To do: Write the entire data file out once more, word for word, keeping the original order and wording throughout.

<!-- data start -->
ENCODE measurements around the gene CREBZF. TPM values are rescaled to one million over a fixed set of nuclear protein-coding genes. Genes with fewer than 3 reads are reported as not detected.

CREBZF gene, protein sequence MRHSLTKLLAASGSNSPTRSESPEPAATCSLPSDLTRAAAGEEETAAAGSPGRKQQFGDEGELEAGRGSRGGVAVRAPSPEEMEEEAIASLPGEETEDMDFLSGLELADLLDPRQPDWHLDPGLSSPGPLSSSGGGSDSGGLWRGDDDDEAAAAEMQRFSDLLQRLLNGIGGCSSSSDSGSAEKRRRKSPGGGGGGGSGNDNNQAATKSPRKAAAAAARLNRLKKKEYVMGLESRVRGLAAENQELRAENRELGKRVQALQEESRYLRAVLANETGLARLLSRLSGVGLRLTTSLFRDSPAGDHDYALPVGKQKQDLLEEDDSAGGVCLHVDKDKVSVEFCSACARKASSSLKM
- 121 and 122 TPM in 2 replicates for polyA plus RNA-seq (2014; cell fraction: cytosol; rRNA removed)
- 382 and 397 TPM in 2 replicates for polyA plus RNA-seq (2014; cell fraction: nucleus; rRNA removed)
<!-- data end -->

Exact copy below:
ENCODE measurements around the gene CREBZF. TPM values are rescaled to one million over a fixed set of nuclear protein-coding genes. Genes with fewer than 3 reads are reported as not detected.

CREBZF gene, protein sequence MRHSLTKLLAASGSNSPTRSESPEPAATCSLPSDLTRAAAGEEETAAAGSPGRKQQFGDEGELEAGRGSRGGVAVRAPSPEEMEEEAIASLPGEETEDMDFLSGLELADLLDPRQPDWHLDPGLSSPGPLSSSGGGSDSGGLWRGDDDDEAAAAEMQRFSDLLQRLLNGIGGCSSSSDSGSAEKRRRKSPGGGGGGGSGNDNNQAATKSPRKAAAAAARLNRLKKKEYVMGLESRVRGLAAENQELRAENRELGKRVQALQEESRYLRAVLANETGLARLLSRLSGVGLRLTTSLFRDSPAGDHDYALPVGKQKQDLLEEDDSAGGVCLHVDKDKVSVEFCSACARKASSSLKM
- 121 and 122 TPM in 2 replicates for polyA plus RNA-seq (2014; cell fraction: cytosol; rRNA removed)
- 382 and 397 TPM in 2 replicates for polyA plus RNA-seq (2014; cell fraction: nucleus; rRNA removed)